Sleep-learning experiments are notoriously difficult to conduct. For one thing, one must be sure that the subjects are actually asleep and stay that way during the "lessons."
The most rigorous trials of verbal sleep learning have failed to show any new knowledge taking root. While more and more research has demonstrated the importance of sleep for learning and memory consolidation, none had managed to show actual learning of new information taking place in an adult brain during sleep.
Prof. Noam Sobel and research student Anat Arzi, together with Sobel's group in the Institute's Neurobiology Department in collaboration with researchers from Loewenstein Hospital and the Academic College of Tel Aviv – Jaffa, chose to experiment with a type of conditioning that involves exposing subjects to a tone followed by an odor, so that they soon exhibit a similar response to the tone as they would to the odor. The pairing of tones and odors presented several advantages. Neither wakes the sleeper (in fact, certain odors can promote sound sleep), yet the brain processes them and even reacts during slumber. Moreover, the sense of smell holds a unique non-verbal measure that can be observed – namely sniffing.
The researchers found that, in the case of smelling, the sleeping brain acts much as it does when awake: We inhale deeply when we smell a pleasant aroma but stop our inhalation short when assaulted by a bad smell. This variation in sniffing could be recorded whether the subjects were asleep or awake. Finally, this type of conditioning, while it may appear to be quite simple, is associated with some higher brain areas – including the hippocampus, which is involved in memory formation.
In the experiments, the subjects slept in a special lab while their sleep state was continuously monitored. (Waking up during the conditioning – even for a moment – disqualified the results.) As they slept, a tone was played, followed by an odor – either pleasant or unpleasant. Then another tone was played, followed by an odor at the opposite end of the pleasantness scale. Over the course of the night, the associations were partially reinforced, so that the subject was exposed to just the tones as well. The sleeping volunteers reacted to the tones alone as if the associated odor were still present – by either sniffing deeply or taking shallow breaths.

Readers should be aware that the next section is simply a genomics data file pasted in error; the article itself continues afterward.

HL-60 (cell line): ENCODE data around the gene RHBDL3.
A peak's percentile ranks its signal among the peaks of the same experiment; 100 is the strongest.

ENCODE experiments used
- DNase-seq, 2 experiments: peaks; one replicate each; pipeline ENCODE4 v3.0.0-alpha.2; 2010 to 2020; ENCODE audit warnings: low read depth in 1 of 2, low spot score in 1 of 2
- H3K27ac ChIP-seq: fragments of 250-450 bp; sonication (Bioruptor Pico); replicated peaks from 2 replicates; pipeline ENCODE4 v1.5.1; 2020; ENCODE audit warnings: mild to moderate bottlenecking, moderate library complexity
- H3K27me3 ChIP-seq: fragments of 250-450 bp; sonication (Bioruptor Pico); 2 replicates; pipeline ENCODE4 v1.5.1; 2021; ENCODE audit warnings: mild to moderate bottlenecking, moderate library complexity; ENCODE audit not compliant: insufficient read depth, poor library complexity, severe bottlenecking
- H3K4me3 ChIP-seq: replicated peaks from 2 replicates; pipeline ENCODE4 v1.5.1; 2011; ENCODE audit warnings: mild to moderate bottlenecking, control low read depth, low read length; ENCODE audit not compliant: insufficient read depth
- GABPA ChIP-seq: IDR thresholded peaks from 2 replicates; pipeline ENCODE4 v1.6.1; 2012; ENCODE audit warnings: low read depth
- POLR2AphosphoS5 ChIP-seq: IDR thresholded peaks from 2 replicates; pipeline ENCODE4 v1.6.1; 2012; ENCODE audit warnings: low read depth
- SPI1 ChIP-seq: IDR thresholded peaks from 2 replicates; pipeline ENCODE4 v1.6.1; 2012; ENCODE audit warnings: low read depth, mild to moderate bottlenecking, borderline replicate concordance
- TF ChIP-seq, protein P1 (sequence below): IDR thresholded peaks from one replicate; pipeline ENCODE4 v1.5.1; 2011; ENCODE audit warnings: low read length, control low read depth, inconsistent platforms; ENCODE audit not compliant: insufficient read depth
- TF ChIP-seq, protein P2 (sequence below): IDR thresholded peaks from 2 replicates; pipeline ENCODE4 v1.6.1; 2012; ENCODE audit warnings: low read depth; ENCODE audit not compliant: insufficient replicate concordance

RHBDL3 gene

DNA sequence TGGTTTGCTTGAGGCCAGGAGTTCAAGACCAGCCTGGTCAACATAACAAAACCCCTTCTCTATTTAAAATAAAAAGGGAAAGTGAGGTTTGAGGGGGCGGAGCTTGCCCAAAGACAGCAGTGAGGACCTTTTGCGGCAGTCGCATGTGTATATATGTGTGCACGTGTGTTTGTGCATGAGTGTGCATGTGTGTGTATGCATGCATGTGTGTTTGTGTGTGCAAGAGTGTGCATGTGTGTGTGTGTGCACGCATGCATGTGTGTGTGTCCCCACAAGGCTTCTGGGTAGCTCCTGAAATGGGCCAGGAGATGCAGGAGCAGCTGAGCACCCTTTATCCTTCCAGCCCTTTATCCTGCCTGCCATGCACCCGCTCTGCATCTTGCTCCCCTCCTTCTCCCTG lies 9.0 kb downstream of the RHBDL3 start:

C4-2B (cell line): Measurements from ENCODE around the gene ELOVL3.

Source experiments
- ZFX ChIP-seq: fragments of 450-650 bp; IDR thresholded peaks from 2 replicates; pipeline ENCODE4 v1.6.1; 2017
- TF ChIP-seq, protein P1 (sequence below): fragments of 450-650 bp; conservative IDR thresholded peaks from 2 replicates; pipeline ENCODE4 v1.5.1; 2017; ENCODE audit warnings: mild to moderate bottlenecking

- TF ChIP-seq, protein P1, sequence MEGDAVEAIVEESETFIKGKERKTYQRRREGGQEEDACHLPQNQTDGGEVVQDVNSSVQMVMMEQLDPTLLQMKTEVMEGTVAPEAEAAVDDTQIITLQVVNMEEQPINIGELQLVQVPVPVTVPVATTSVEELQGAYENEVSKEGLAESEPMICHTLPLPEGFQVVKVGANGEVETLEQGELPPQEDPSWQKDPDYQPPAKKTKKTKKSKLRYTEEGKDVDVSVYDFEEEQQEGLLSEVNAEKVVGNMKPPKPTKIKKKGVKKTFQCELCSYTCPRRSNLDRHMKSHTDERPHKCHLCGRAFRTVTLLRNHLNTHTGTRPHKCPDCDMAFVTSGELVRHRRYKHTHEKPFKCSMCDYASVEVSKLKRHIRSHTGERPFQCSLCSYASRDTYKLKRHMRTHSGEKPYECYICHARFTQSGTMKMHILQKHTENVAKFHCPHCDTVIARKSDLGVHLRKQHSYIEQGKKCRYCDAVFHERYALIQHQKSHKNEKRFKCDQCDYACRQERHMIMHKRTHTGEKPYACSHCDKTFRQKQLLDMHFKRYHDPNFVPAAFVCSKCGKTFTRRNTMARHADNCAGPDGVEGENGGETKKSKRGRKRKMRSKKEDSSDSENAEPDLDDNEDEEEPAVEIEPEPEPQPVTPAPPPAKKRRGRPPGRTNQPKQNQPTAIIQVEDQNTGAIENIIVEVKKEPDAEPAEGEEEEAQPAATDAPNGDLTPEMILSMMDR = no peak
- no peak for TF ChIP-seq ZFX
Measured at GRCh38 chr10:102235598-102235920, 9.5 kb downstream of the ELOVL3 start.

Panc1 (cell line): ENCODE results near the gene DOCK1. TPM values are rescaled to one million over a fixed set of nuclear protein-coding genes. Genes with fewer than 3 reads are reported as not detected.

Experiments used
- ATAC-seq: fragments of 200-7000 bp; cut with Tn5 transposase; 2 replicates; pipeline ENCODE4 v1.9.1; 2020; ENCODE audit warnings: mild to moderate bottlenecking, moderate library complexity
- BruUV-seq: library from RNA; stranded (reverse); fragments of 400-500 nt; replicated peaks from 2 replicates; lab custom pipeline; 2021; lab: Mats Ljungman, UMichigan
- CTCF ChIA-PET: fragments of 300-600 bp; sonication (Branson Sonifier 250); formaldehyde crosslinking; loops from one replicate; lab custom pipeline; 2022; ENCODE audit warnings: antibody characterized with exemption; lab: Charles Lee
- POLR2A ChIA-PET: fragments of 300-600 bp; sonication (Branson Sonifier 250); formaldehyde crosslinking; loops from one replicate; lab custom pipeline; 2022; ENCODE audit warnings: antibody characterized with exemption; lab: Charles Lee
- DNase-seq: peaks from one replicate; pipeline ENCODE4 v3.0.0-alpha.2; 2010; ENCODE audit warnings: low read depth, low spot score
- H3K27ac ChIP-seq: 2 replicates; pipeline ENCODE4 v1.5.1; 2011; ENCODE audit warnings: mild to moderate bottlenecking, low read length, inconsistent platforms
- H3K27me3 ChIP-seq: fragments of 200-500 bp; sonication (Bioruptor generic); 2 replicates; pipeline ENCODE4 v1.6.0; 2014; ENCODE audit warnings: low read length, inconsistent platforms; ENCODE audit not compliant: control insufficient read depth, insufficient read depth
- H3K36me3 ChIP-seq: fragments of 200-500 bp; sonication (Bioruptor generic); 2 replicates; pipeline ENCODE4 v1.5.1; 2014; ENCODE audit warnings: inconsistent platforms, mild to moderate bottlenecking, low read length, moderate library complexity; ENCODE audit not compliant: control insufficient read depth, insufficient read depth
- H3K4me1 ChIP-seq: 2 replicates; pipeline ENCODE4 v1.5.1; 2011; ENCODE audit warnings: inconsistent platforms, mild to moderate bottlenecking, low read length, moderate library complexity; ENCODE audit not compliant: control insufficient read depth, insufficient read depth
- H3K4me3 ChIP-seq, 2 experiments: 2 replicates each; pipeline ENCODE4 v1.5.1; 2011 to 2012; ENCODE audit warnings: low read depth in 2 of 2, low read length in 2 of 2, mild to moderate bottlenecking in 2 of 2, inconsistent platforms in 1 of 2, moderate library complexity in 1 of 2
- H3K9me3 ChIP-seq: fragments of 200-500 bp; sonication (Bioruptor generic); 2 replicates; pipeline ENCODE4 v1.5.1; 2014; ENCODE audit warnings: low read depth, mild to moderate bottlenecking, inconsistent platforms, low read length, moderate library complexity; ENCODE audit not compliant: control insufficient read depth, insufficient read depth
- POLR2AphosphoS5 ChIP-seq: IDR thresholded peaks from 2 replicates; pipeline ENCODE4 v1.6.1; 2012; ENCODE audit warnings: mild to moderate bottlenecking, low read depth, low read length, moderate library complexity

The next day, the now awake subjects again heard the tones alone – with no accompanying odor. Although they had no conscious recollection of listening to them during the night, their breathing patterns told a different story. When exposed to tones that had been paired with pleasant odors, they sniffed deeply, while the second tones – those associated with bad smells – provoked short, shallow sniffs.
The team then asked whether this type of learning is tied to a particular phase of sleep. In a second experiment, they divided the sleep cycles into rapid eye movement (REM) and non-REM sleep, and then induced the conditioning during only one phase or the other. Surprisingly, they found that the learned response was more pronounced during the REM phase, but the transfer of the association from sleep to waking was evident only when learning took place during the non-REM phase. Sobel and Arzi suggest that during REM sleep we may be more open to influence from the stimuli in our surroundings, but so-called "dream amnesia" – which makes us forget most of our dreams – may operate on any conditioning occurring in that stage of sleep. In contrast, non-REM sleep is the phase that is important for memory consolidation, so it might also play a role in this form of sleep-learning.